The Charlotte News
SUNDAY, APRIL 26, 1936
Bad Mr. Lewis:
He Writes Of Hotels
By W. J. Cash
THE MOST curious standards of criticism I have encountered in a fairly long career of reading the critics, were put forward in an article in the American Review (itself a curious little magazine devoted to various shades of Fascist opinion) by Dorothea Brande, author of a current bestseller called, I believe, "Wake Up and Live."
The article in question took the ostensible form of a letter to a high school niece of the fair Dorothea, and set forth that Mr. Sinclair Lewis ought not to be read on the ground, as I remember, that Mr. Lewis (the particular book in question was "Work of Art ") deals with such themes as hotelkeeping--with such vulgar themes as no lady could or would want to know anything about, and that he employs grotesque names in the manner of the early American humorists. This--and that Mr. Lewis and a vast number of other current American writers must not be read because they put characters into their books who neither Miss Brande nor any other proper gentlewoman would have in her drawing room.
I AM NO champion of the hotel business. Nor do I believe that the antics of a flea are as good a thing as the Crucifixion for the exercise of the talents of an artist. But my memory of the matter is that Mr. Lewis dealt with the hotel business in the course of his long concern with portraying American life as Mr. Lewis sees it. And nobody can well deny that the hotel business is decidedly a part--and a central part--of American life as it actually is: that the thing is focal for much that is genuinely characteristic. Mr. Lewis may be right or he may be wrong about the essence of the Americans. But it does not help to clarify that question to decline reading him on grounds that, at bottom, are only a snobbish imitation of a snobbish English gentleman of the Eighteenth century in his attitude for the innkeepers of the district--an attitude which has no rational place in the scene with which Mr. Lewis deals.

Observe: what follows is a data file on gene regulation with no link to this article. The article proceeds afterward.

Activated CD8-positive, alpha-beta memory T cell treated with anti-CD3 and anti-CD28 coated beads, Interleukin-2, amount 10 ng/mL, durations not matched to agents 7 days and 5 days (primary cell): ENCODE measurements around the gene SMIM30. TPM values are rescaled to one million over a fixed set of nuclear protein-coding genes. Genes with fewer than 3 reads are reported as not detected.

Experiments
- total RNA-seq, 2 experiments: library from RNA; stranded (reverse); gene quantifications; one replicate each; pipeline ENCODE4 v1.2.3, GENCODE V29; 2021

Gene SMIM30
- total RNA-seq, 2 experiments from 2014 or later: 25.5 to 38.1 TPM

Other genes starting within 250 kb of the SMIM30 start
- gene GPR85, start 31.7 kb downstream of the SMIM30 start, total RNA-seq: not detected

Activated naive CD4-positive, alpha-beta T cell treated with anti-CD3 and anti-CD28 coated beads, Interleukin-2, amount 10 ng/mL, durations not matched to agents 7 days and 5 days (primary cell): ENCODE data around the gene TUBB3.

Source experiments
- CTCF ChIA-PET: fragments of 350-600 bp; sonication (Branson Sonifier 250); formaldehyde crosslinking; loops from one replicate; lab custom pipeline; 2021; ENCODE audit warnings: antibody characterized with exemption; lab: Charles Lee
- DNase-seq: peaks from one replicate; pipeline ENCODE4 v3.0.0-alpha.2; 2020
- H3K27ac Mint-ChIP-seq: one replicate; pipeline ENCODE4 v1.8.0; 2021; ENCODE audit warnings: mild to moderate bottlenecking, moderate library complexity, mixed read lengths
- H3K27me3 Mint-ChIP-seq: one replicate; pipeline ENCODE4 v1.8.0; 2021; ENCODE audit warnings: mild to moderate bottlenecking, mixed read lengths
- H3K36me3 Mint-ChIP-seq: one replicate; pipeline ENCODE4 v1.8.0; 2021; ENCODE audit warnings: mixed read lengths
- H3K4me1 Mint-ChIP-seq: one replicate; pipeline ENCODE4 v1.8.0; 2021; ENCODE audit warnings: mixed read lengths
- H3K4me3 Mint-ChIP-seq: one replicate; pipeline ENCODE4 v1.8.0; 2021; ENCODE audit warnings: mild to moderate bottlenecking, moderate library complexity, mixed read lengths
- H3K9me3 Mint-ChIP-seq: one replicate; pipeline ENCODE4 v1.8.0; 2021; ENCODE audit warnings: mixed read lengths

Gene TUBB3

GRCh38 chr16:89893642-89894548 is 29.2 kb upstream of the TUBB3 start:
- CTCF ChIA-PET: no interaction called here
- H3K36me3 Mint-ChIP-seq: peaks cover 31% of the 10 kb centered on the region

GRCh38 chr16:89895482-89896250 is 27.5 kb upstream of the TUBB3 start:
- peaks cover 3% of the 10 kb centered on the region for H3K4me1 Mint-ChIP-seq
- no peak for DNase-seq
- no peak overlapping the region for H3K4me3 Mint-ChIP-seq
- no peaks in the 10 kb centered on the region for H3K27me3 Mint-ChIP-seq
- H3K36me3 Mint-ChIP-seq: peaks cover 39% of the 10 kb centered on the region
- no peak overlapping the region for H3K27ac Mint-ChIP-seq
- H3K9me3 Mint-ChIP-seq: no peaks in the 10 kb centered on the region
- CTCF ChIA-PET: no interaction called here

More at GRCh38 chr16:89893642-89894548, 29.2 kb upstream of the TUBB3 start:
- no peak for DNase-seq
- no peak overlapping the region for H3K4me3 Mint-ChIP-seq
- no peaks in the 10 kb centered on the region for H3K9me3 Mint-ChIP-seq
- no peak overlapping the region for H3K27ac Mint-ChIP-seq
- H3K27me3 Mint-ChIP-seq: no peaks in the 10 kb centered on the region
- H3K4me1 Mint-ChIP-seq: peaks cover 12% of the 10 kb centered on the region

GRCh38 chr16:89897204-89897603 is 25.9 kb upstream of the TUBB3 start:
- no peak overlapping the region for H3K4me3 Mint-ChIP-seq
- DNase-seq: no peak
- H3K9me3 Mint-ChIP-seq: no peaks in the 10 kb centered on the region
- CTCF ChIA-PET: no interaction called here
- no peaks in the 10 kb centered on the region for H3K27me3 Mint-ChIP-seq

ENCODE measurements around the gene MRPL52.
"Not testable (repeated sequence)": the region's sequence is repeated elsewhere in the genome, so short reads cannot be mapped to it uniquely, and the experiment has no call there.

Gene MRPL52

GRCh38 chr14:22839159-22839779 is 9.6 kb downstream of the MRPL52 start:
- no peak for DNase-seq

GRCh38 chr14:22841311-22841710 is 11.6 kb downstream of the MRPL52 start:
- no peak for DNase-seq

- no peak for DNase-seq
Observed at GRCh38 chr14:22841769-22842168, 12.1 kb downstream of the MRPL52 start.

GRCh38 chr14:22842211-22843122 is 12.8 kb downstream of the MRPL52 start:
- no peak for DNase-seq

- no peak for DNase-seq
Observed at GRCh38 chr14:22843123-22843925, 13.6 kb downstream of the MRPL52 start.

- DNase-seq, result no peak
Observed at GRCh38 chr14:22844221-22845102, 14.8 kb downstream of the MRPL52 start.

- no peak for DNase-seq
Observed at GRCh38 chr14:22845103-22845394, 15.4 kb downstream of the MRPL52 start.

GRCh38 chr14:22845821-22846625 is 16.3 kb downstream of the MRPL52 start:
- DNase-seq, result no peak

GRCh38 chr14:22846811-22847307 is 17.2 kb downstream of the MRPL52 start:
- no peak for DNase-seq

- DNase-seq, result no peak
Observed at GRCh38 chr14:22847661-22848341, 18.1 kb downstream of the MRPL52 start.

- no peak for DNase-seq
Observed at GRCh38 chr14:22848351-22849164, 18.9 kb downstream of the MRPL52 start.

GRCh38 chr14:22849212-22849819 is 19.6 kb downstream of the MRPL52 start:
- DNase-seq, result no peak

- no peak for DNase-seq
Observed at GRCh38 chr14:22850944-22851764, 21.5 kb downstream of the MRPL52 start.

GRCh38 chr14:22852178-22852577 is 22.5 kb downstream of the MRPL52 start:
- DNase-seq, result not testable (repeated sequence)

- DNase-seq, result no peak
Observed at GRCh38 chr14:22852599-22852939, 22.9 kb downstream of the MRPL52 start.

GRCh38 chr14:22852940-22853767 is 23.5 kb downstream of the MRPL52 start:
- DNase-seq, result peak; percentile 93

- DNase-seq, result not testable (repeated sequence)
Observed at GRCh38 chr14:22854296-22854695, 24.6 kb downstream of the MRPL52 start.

AS FOR THE grotesque names--it is difficult to believe that Miss Brande is quite serious. For, of course, neither Mr. Lewis nor his early American models invented the use of such names. Has Miss Brande ever heard of Bottom and Pistol and Dogberry, of Squire Shallow, of Mistress Quickly and Dame Doll Tearsheet? She professes a great preference for the older English authors as against their degenerate moderns. Well, and does she confine herself entirely to the novels of Jane Austen? Does she cut herself off largely from Thackeray and wholly from Dickens? Yes, and from Fielding? Or turning elsewhere--has she never encountered Pantagruel, a name exactly of apiece in its implications with the same Mr. Lewis employs.
AND FOR the business of reading nobody who puts characters into his books that Miss Brande wouldn't want in her prim drawing room--surely that is the most amazing standard ever proposed on earth. If the lovely Dotty actually runs her own reading by it, her library must be very slim indeed. For few of even the most tolerant of us, would receive old John Falstaff, and, in view of his adventures with mistress Ford and Mistress Page, certainly no lady, certainly not Miss Brande. Would Miss Brande have Panurge into her parlor? Or Moll Flanders? Or the Wife of Bath? Or that spiteful Reeve who rode in the same company from Tabard Inn? Or Tom Jones? Or the varlet, Gil Blas? Would she actually sit down to tea with a hussy of the stamp of Helen of the Fair Hair? Or even with such an essentially meretricious person as Becky Sharpe?
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